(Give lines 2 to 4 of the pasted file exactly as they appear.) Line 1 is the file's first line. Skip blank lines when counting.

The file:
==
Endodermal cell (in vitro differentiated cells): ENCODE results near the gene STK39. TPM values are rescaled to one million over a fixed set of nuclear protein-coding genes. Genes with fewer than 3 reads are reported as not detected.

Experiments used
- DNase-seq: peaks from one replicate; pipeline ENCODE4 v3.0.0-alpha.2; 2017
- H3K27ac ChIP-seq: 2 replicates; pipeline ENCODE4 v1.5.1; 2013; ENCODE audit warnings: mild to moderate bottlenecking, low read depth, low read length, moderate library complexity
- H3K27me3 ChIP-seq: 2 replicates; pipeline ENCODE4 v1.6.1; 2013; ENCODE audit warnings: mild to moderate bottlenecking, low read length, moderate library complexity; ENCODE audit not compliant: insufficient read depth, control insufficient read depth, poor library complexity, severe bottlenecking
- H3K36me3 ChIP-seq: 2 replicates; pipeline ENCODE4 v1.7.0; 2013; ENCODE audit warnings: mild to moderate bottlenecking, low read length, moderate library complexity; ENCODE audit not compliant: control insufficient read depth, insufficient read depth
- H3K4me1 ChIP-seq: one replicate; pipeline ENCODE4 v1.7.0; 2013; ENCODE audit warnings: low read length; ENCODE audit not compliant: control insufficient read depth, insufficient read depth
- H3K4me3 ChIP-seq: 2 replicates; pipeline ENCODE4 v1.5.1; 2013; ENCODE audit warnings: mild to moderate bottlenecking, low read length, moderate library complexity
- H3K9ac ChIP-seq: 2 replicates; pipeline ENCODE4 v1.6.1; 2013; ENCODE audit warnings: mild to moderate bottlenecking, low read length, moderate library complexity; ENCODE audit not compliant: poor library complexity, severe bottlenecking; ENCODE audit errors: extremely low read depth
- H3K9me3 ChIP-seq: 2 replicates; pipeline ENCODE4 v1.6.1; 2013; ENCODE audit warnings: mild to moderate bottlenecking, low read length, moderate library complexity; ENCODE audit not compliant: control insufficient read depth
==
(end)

Experiments used
- DNase-seq: peaks from one replicate; pipeline ENCODE4 v3.0.0-alpha.2; 2017
- H3K27ac ChIP-seq: 2 replicates; pipeline ENCODE4 v1.5.1; 2013; ENCODE audit warnings: mild to moderate bottlenecking, low read depth, low read length, moderate library complexity